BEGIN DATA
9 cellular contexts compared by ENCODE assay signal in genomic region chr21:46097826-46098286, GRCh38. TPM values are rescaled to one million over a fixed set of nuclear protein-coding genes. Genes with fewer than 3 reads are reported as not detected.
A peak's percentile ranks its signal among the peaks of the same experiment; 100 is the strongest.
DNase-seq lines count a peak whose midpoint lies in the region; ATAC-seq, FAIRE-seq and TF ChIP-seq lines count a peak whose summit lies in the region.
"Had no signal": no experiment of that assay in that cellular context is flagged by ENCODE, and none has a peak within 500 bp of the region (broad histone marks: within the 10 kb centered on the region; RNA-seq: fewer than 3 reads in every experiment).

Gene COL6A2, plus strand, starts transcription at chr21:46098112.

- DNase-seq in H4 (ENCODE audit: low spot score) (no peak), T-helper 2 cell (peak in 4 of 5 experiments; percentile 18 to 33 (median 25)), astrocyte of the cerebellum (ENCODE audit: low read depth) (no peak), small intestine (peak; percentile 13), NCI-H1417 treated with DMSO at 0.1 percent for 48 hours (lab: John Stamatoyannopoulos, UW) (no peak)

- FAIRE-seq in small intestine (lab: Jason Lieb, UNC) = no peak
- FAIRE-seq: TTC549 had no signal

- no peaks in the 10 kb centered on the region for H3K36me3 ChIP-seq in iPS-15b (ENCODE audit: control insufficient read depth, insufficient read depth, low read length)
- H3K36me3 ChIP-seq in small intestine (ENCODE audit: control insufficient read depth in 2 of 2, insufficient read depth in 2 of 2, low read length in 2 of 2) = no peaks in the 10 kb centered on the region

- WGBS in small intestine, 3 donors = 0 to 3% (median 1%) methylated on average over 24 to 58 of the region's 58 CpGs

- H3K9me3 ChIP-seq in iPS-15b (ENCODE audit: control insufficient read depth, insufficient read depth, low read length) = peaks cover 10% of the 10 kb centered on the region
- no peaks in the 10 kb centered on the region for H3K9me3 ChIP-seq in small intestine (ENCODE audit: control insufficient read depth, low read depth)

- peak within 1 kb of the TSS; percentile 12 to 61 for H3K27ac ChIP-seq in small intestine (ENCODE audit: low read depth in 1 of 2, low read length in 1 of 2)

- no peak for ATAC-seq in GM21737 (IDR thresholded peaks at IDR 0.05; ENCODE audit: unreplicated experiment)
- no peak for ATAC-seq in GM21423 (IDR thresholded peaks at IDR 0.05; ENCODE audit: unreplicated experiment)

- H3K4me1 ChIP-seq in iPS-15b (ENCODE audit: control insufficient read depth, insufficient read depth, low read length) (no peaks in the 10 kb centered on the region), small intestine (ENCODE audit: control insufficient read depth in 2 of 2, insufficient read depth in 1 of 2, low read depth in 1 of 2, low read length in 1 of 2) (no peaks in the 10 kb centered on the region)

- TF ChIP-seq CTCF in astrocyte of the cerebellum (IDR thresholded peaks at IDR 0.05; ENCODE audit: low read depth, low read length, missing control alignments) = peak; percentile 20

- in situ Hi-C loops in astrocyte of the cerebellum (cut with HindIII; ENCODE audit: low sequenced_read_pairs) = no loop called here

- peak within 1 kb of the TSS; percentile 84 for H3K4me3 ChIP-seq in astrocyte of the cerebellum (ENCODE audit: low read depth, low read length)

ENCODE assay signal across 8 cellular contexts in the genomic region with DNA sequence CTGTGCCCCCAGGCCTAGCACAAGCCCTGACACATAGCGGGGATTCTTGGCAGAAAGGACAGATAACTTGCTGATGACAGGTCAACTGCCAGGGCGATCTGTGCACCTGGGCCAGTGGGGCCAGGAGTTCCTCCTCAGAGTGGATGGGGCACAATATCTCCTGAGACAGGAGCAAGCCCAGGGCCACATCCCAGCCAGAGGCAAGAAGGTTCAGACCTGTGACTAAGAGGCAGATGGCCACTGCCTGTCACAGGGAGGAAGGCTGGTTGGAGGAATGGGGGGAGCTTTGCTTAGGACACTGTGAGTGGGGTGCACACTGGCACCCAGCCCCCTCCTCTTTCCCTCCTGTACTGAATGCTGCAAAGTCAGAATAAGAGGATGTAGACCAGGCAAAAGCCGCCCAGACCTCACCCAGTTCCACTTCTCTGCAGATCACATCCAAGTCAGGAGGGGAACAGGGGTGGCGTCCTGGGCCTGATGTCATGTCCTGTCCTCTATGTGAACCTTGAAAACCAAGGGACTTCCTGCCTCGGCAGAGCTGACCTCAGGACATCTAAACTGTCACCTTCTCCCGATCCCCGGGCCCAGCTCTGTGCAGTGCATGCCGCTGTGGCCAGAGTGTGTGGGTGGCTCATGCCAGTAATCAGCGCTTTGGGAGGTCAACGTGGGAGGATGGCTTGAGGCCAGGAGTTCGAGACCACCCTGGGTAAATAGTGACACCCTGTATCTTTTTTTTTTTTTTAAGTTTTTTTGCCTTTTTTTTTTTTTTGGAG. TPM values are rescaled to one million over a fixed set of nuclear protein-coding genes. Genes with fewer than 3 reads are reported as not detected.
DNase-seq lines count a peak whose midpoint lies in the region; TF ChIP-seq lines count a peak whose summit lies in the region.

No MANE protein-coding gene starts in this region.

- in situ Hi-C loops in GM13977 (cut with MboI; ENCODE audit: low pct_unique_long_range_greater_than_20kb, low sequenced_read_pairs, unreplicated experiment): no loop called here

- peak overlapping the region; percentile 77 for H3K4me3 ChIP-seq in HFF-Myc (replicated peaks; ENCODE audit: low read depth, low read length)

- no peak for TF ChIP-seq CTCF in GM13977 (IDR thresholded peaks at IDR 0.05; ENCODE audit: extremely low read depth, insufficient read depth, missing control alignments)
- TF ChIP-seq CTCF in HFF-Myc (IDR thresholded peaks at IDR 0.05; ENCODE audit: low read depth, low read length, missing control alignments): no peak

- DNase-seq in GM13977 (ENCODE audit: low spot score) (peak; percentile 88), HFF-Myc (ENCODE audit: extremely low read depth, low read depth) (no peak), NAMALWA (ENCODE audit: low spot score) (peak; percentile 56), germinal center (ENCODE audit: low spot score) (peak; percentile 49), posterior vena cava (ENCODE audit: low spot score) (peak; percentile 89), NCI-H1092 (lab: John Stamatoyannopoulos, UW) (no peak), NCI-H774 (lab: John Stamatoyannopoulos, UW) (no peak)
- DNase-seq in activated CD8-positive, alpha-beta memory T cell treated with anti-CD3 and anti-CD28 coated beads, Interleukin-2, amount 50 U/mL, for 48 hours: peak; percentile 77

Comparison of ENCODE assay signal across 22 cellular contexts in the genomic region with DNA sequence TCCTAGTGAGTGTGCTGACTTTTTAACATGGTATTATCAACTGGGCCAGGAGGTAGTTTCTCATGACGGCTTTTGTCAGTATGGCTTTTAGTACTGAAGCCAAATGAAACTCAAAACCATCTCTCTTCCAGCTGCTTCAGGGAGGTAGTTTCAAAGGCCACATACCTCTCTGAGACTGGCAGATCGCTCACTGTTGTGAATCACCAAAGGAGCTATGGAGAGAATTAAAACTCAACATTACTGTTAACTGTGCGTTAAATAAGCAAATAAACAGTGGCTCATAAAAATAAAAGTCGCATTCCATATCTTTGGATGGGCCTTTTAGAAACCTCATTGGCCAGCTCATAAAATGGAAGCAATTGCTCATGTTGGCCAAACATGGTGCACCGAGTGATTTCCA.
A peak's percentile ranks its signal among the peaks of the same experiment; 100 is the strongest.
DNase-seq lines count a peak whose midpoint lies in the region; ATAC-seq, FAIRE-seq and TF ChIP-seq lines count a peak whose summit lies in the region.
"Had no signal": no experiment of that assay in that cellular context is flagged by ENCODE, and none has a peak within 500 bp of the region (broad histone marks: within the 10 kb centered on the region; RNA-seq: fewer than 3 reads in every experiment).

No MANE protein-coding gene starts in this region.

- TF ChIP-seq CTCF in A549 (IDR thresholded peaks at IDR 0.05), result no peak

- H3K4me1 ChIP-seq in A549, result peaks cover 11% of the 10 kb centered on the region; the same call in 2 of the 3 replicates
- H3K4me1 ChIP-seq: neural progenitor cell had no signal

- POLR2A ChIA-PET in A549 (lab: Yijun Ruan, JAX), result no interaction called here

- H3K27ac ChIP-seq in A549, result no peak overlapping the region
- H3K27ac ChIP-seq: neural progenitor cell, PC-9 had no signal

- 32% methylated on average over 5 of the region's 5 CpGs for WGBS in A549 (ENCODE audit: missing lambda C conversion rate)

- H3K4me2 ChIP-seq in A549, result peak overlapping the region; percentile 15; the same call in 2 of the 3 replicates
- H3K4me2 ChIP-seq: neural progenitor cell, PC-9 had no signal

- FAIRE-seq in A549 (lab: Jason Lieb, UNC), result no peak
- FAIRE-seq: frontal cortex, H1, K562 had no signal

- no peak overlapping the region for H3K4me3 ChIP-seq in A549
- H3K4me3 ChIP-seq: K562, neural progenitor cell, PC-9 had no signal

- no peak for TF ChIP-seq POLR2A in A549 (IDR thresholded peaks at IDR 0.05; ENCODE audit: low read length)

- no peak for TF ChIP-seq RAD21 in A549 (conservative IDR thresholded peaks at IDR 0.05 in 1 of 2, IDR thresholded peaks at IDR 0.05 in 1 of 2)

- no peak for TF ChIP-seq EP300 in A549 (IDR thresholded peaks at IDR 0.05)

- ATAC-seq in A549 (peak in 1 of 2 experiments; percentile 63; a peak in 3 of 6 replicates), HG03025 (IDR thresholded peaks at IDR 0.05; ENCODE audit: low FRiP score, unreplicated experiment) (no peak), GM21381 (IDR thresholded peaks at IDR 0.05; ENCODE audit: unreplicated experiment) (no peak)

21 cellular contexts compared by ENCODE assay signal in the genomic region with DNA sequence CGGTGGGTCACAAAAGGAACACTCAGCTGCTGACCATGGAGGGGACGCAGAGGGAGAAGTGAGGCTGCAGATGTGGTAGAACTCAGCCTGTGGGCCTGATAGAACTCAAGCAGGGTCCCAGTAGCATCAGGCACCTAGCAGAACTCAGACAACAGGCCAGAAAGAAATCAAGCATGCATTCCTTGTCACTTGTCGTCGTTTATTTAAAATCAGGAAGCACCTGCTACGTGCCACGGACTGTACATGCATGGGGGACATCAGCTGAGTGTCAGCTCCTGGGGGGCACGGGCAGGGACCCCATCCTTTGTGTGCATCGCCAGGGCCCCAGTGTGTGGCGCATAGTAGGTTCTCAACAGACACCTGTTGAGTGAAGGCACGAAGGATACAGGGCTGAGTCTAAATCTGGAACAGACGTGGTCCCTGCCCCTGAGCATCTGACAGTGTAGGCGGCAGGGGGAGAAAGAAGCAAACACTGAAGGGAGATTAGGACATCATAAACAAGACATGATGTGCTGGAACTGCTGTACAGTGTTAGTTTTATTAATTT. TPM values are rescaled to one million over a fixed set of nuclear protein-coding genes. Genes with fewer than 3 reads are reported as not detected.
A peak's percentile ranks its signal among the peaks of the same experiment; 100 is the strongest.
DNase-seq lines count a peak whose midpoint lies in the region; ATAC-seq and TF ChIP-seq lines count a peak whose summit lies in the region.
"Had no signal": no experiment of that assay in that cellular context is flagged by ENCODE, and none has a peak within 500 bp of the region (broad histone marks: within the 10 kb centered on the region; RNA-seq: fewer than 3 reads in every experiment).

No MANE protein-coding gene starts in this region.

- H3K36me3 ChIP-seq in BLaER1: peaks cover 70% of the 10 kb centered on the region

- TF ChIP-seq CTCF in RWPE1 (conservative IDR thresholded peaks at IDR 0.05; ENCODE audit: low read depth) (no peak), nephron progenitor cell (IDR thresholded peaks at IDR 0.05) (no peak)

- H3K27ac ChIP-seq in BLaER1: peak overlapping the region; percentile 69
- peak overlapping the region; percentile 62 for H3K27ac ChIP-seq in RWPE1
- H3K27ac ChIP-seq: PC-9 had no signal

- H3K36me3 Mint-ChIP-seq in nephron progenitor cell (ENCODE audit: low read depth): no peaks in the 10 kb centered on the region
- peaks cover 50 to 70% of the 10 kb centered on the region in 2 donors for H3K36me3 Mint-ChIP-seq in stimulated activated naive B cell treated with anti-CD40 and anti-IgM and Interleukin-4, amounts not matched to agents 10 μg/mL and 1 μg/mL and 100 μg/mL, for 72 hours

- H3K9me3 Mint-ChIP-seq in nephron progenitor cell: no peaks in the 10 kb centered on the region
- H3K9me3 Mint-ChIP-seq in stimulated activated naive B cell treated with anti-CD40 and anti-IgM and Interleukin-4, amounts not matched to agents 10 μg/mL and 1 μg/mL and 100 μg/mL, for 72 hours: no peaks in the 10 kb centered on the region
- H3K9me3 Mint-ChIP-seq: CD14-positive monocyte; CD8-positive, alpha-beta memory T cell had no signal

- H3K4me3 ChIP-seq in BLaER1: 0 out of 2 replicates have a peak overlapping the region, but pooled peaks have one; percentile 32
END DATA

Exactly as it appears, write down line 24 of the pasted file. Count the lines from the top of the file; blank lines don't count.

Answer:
- in situ Hi-C loops in GM13977 (cut with MboI; ENCODE audit: low pct_unique_long_range_greater_than_20kb, low sequenced_read_pairs, unreplicated experiment): no loop called here